• Colombia!

    Colombia: Caribbean Sea coast. Go Now!

    Although most of the people live inland, Colombia also has its share of coastline along the Pacific Ocean and the Caribbean Sea (pictured). Go Now!

  • Ecuador!

    Ecuador: Sally Lightfoot Crab. Go Now!

    The Galapagos Islands and Ecuador are home to incredible wildlife, such as the famous Galapagos Turtle and the lesser known, but more common Red Rock or Sally Lightfoot crab (pictured). Begin Your Journey!

  • Chile!

    Chile: Torres del Paine National Park. Go Now!

    The Andes dominate much of Chile, including the breath-taking Torres del Paine National Park (pictured). However, the country also hosts the world's driest desert and a thriving metropolis. Begin Your Journey!

  • Venezuela!

    Venezuela: Los Roques. Go Now!

    Rooted in Europe, Venezuela boasts an impressive history, culture, and beauty, including the Caribbean Coast (pictured). Explore Venezuela!

  • Bolivia!

    Bolivia: Salt flats. Go Now!

    This hidden gem is full of surprises, from the impressive salt flats (pictured) to the migrating flamingos. It also clings to the most historic indigenous culture on the continent. Explore Bolivia!

Culture & Identity of Colombia

WARNING: Drug trafficking violence is a risk in Colombia, please read this travel warning before going!


About three quarters of Colombia's population lives in cities, but the rural landscapes, including the mountains and eastern jungles are home to another quarter. This diversity in landscape also dictates the way of life, culture, and even occupations for the people depending on where they are located.

For those with a regular job, such as one in the services industry, in an office, or a factory, the day's schedule is fairly regulated, but for those living in the jungles or mountains, life may revolve more heavily on the land and the weather so every day varies. For those with regular jobs, many wake up as early as 5:30 am to get breakfast then head off to work or school. In most of the cities people tend to take public transportation to get to these places, but in more rural areas bikes are more common as is walking. Work and school generally take a break at about noon for lunch and perhaps a nap. Work picks back up in mid-afternoon and goes until the early evening when most families again unite.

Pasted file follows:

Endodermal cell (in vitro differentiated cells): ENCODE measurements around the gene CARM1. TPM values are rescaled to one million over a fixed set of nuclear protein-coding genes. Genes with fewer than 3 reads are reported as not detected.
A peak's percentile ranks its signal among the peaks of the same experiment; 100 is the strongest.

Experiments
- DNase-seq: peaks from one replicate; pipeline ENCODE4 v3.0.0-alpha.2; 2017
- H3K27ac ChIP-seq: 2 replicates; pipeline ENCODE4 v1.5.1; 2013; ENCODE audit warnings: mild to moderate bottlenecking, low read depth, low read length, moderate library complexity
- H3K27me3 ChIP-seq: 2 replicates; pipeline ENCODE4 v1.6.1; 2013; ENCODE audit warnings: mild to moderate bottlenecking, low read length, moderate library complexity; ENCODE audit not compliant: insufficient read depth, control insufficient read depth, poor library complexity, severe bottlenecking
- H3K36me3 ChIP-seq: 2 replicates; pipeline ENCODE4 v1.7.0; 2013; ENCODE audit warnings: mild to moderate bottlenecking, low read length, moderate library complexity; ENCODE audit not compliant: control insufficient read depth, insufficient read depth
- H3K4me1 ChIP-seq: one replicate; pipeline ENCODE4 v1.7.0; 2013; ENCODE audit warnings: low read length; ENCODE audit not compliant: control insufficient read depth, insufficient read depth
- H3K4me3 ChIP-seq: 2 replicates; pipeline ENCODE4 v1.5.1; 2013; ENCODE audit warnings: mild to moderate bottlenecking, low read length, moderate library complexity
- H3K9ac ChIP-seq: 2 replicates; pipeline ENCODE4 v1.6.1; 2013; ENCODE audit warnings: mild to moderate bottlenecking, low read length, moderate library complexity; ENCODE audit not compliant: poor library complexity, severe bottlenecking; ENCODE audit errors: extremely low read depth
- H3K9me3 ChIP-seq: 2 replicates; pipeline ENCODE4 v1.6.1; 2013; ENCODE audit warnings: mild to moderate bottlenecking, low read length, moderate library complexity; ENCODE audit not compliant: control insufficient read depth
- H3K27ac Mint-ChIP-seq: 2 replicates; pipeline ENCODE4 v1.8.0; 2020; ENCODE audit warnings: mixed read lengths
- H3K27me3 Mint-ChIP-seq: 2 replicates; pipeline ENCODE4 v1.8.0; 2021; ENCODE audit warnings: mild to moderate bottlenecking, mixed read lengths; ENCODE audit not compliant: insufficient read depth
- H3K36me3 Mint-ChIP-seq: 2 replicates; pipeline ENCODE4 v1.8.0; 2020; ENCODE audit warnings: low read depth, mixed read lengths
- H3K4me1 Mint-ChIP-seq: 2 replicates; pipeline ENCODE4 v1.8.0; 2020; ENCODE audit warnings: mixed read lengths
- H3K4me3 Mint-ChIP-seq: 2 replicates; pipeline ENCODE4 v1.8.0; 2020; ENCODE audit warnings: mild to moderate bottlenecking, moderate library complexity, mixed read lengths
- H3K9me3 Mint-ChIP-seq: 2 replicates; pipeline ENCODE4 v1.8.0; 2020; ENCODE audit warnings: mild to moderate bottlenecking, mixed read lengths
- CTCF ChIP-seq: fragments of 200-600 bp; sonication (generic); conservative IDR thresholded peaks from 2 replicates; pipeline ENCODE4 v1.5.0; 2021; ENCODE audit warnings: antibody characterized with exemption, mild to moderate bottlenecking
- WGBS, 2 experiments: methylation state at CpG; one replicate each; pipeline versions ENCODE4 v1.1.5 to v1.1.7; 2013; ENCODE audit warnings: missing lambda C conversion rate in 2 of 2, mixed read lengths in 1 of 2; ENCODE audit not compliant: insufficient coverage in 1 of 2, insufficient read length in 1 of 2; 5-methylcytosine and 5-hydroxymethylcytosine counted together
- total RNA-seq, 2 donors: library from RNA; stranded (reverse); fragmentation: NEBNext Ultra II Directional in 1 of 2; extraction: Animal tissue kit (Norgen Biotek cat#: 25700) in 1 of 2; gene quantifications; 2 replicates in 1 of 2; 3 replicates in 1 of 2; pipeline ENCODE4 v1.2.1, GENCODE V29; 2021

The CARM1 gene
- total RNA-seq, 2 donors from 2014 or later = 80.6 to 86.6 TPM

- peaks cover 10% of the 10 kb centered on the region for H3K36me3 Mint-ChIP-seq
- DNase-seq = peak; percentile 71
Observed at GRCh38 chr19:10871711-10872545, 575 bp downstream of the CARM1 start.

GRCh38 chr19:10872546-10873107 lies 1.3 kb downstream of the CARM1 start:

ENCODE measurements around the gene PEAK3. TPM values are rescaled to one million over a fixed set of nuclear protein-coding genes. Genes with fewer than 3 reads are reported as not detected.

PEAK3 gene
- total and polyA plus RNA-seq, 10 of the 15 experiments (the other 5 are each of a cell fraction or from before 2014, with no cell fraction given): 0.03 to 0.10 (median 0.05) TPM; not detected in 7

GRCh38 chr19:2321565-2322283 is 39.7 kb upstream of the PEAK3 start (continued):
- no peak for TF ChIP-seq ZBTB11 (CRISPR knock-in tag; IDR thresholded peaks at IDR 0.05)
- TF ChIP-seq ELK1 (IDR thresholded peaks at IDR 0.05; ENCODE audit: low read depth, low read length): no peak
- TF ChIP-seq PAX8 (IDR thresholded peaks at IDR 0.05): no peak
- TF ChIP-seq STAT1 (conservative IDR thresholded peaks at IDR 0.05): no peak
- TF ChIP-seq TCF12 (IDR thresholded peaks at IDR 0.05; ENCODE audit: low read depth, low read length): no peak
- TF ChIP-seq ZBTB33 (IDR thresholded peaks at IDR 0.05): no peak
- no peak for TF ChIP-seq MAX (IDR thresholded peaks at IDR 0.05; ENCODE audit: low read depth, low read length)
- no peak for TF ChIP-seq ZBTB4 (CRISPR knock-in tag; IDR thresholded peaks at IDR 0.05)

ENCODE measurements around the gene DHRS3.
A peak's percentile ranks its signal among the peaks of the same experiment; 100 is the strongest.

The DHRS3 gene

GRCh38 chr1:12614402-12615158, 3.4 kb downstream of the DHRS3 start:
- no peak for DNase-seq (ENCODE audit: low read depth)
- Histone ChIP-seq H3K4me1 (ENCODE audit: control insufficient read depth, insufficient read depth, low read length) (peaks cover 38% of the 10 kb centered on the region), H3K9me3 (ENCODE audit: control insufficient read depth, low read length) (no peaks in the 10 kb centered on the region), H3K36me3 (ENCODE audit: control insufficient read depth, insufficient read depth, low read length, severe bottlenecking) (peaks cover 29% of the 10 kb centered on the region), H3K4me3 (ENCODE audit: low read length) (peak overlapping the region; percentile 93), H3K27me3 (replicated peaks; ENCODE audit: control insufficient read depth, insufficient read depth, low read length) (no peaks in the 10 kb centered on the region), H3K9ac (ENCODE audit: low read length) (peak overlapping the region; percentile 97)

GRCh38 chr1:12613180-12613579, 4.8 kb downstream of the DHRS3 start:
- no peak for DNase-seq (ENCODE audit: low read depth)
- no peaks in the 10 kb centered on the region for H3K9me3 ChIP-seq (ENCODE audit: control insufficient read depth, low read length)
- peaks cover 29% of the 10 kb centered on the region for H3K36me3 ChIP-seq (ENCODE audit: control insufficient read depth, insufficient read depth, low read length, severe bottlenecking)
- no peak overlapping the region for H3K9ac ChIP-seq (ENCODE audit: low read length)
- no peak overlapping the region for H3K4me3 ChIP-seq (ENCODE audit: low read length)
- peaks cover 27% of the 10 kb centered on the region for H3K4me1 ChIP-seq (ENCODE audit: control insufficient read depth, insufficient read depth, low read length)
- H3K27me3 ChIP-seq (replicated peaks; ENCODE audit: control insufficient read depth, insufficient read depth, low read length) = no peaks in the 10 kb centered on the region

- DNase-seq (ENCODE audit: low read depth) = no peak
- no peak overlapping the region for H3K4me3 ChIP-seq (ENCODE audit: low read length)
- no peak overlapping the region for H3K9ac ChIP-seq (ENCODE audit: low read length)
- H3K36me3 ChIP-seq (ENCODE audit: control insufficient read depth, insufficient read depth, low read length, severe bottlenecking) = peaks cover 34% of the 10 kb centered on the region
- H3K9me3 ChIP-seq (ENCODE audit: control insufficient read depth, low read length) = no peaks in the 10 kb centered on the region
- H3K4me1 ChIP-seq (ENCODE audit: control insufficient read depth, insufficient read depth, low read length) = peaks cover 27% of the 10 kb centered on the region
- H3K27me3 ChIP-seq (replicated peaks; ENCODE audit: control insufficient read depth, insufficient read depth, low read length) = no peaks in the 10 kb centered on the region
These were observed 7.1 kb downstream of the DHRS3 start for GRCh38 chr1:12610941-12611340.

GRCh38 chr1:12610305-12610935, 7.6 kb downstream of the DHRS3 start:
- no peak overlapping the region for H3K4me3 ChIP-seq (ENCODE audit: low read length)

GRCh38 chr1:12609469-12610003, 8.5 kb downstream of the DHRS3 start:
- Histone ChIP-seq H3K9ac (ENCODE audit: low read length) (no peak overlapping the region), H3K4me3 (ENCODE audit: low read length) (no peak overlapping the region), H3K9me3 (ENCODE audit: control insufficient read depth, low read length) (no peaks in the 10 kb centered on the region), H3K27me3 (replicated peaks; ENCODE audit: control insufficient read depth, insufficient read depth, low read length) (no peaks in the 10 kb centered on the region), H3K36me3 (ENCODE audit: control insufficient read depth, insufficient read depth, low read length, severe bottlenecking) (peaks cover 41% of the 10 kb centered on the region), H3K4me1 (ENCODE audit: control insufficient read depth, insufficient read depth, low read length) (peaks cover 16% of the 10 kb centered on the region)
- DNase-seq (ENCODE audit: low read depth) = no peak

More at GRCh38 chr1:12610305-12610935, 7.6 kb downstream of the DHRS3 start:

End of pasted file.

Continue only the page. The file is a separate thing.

Evenings and weekends are often spent with family as most families gather together for an evening meal. Weekends experience much of the same, although going out with friends (especially for the younger generation) and taking in a meal at a restaurant, going to a bar, or watching a movie are also options, although few people partake in these activities on a regular basis. More common is relaxing and socializing or playing a sport like soccer (football).


How the people identify in Colombia is somewhat disjointed as there are a number of identities, however most people identify as being "Colombian." Despite this single unifying identity, many Colombians also identify with the region or city they are from in addition to identifying as being Colombian. How this national identity is defined is debatable as the only true unifying trait of being Colombian is that a person is a citizen of Colombia.

Due to differences among the regions in Colombia, including differences in accent, food, dress, culture, and lifestyle, there are differences in opinion as to what it means to be "Colombian." Each group seems to want to more narrowly define being Colombian to include their regional fashion, food, or culture, but this excludes other Colombians, many of whom try to define the same term in a vastly different way. Many of the differences in how "Colombian" is defined is due to pride in the people's local regions and their willingness to take what they are proud of and attach it to being Colombian. No matter how an individual seems to define what is Colombian, the people are proud of this identity and strongly identify with it.

This page was last updated: November, 2013